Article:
SINGAPORE: The Civil Defence Academy (CDA) will be redeveloped over the next three years to have more realistic training facilities, including virtual reality firefighting training and mock-ups of a bus interchange and shopping mall.
Opened in 1999, the academy in Jalan Bahar is where the Singapore Civil Defence Force (SCDF) trains its national servicemen and regular personnel in areas like disaster management, firefighting as well as urban search and rescue.
SCDF said on Thursday (Apr 15) that it is redeveloping the academy to remain relevant for future emergency response scenarios and to meet new challenges.
“The CDA redevelopment project will take place over a period of three years and will include many new and innovative features which will enhance training realism, effectiveness and outcomes,” it said in a video released as part of its annual work plan seminar.
PHYSICAL TRAINING FACILITIES
The new academy will have mixed-use premises featuring mock-ups of metropolitan facilities such as a bus interchange, an underground MRT station and a shopping mall to facilitate large-scale urban fire and rescue exercises.
“Designed with input from our specialist units, the facilities prepare responders to undertake complex operations such as urban search and rescue and hazardous materials mitigation,” SCDF said.
A high-rise facility called the furnace, where trainees learn to fight live fires, will be updated with the latest residential and commercial layouts, including dormitories, hotel rooms, as well as private and public housing.
It will also get a new vehicle tunnel where responders will tackle simulated real-life situations, including a road traffic accident, a vehicle fire or a partial collapse of a tunnel wall.
VIRTUAL TRAINING FACILITIES
There will be a digital learning laboratory so responders can train without constraints imposed by the physical environment.
In the lab, trainees can use a virtual reality firefighting training system to learn about different fire phenomena and the corresponding tactical responses required. “They will gain valuable experiences in a safe learning environment before facing live fire simulators,” SCDF said.
A virtual reality fire investigation training system will replicate the aftermath of a fire and provide forensic tools for an immersive training experience in virtual burn rooms.
Fire truck and ambulance driving simulators will let responders practise emergency response driving in a safe and controlled environment. They will use data analytics on responders’ performance to facilitate targeted or corrective training.
For SCDF paramedics and emergency medical technicians, a mixed-reality system is designed to improve realism on their training in on-scene assessment and pre-hospital treatment protocols.
NEW RESEARCH AND TRAINING CENTRES
To drive training standards and certification needs, the revamped academy will have a new National Emergency Medical Services Training Centre, said SCDF.
The centre is designed to provide a comprehensive training curriculum on professional medical skills, team-based pre-hospital training as well as scenario-based training to emulate the complete pre-hospital care procedures and processes.
It will leverage virtual reality and augmented reality technologies to simulate realistic scenarios for paramedics and emergency medical technicians, SCDF added.
The new academy will also have a Fire Research Centre to deepen expertise and knowledge in fire science and research.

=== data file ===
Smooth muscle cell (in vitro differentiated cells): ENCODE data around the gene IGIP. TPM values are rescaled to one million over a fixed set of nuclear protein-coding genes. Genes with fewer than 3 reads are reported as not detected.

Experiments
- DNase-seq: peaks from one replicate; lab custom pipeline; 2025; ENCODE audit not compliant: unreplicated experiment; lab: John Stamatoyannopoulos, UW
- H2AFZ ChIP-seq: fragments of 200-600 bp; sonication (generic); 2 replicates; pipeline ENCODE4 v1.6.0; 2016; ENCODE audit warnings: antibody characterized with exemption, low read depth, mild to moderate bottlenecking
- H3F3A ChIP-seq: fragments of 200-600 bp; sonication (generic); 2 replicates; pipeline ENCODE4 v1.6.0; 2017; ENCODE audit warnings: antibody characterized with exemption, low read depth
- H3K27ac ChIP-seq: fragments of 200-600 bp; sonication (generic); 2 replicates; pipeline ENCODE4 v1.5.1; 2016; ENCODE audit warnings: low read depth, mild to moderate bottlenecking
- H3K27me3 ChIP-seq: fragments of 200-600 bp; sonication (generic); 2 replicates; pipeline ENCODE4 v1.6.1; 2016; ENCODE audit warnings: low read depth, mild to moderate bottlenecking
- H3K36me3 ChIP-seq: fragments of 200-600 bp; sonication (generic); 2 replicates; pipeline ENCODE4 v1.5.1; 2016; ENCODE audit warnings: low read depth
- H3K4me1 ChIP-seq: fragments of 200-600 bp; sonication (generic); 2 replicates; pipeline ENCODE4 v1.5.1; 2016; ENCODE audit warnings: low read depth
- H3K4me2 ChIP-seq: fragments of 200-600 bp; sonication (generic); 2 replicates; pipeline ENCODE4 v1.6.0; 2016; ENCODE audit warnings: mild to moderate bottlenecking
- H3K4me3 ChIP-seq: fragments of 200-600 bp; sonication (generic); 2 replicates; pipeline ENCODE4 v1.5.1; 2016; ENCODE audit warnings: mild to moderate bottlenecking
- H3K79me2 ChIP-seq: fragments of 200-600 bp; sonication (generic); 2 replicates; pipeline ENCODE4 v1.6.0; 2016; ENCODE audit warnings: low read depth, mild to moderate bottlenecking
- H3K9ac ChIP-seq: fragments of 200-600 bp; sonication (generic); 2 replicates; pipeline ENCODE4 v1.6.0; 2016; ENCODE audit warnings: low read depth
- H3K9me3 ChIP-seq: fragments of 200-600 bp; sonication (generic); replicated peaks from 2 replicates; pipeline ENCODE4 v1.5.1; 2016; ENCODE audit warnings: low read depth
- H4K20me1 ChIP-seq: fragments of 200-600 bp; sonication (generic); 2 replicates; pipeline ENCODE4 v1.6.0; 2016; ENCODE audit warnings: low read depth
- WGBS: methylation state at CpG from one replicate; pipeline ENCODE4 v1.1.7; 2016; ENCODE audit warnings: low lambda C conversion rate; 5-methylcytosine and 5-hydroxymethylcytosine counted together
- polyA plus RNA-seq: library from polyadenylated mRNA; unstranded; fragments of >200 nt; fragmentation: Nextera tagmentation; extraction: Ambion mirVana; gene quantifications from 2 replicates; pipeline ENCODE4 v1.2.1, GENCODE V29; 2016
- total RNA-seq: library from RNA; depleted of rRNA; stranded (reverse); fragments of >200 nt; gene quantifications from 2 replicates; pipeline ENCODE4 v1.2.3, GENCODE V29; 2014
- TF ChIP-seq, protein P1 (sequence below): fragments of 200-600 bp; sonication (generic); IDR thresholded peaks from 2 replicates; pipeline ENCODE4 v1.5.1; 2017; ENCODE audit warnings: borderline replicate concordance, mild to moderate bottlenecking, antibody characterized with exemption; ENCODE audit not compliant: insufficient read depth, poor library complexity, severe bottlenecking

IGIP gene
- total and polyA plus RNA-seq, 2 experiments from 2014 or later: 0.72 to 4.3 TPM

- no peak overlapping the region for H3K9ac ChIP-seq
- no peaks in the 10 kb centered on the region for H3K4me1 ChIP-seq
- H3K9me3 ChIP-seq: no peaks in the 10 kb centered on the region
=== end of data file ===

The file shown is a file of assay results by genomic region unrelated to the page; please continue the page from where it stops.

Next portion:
“The state-of-the-art research facility enables the conduct of comprehensive fire-related studies for SCDF to continually validate and review its Fire Code requirements and standards to ensure optimal fire safety standards are adopted in Singapore’s buildings,” SCDF added.
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A new Leadership Development Centre will offer programmes that prepare officers to perform in various leadership roles.
The centre will also do disaster management research and conduct senior executive programmes for disaster managers in the region and beyond.
“With the redevelopment of CDA, we are confident to continue producing professionals and leaders who will be better equipped and ready for any operational challenges of the future,” SCDF said.
NEW FIREFIGHTING PROTECTION AND ROBOTS
SCDF personnel will also be better equipped physically. SCDF commissioner Eric Yap revealed that from 2022, fire and rescue personnel will wear enhanced personal protective equipment “with material science upgrades for maximum comfort and safety”.
Responders’ self-contained breathing apparatus system will also be replaced with digitised sets that support real-time monitoring of their profiles during operations.
“These improvements are part of SCDF’s push towards a digitally enabled incident response that prioritises the safety of our personnel,” Commissioner Yap said in a separate recorded video.
Still on hardware, the commissioner said firefighting robots of different capabilities will be “commonplace” in all pumpers and Red Rhinos for everyday response.
The Red Rhino robot and pumper firefighting machine are first-tier robots that will be deployed alongside first responder firefighting and rescue teams.
Higher capability robots on the second tier will be deployed as reinforcements for large-scale operations. These include the high mobility modular machine and the unmanned firefighting machine 3.0 that can tackle large, complex operations and challenging terrains.
Law and Home Affairs Minister K Shanmugam said SCDF will have more intelligent robots and unmanned ground vehicles in frontline operations.
“SCDF continues to push the boundaries, to re-imagine the future of emergency response,” he said in a recorded video. “The vision is a force that is able to use different technologies to save lives.”